Monday, December 29 2014
Many people have heard before that inquiries lower the score. As a result many customers will ask you whether this is true or just a myth. Inquiries definitely impact the consumer credit score.
FICO score inquiries account for 10% of the total credit score. FICO counts this to the part of their score that deals with the accumulation of new debt.
If you apply for a lot of credit within a short period of time, your scores will go down. There is no set amount of drop per inquiry - it's bundles of inquiries in a short period of time that really impact the score, not just one single inquiry.
This means that when a you apply for something and an inquiry is put on the report, the score might not go down at all. But if you start applying for a lot of new credit in a short period of time, these groupings of inquiries will have an impact on the score.
However, there are exceptions: mortgage or auto loans. If you go to apply for a mortgage, all mortgage inquiries within a 2 week time period only count as 1 inquiry on the credit report. The same applies for auto loan inquiries.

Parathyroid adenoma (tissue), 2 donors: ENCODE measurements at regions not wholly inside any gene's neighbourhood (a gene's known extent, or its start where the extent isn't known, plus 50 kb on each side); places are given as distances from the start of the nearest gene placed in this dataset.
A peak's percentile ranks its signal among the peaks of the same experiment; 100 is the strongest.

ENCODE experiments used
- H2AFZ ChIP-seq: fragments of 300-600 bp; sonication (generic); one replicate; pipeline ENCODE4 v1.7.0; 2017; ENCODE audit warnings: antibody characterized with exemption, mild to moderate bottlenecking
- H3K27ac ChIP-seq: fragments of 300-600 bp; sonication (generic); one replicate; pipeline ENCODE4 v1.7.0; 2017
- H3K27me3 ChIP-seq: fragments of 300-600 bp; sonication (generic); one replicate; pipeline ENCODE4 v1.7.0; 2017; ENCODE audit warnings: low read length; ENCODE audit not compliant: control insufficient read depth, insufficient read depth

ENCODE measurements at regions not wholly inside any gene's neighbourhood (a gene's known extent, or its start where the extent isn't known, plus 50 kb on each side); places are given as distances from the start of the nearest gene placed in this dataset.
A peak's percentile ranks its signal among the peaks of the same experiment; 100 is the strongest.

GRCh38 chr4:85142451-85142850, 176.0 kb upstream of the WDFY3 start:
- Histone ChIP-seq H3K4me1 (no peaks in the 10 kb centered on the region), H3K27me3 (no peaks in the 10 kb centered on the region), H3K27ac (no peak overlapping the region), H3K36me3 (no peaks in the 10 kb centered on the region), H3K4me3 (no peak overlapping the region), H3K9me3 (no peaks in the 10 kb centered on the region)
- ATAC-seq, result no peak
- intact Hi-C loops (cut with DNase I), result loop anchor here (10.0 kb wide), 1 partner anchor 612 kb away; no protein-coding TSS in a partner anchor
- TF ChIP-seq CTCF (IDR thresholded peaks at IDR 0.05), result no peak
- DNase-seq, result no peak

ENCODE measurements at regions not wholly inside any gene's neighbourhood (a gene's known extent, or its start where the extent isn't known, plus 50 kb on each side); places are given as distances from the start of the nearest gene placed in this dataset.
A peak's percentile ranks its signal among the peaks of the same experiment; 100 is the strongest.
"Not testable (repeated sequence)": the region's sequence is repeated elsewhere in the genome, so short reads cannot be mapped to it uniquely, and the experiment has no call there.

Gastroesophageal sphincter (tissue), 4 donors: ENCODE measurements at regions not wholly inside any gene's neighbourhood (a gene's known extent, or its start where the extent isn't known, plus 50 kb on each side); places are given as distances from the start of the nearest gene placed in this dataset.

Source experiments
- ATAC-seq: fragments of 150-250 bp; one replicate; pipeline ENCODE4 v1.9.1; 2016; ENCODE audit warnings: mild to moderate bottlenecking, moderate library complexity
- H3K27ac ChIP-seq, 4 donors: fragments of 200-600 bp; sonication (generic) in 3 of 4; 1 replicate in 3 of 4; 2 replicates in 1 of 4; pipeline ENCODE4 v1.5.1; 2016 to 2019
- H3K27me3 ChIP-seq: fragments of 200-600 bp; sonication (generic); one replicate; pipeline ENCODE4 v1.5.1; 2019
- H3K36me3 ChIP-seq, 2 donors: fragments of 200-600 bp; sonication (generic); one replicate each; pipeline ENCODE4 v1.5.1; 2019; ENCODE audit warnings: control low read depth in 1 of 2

The reason for this, is that the score providers understand that consumers will commonly shop around for the best terms on home and auto loans, and they shouldn’t be punished for doing this. Plus, in the auto business, it is common for the consumer’s application to be sent to many different banks, which could also lower their scores, if FICO didn’t operate this way.
Accumulation of new credit or new inquiries on the report, accounts for 10% of the total credit score, It is important that you know this, so you can minimize the amount of inquiries that are put on your report further, thus maximizing your scores.
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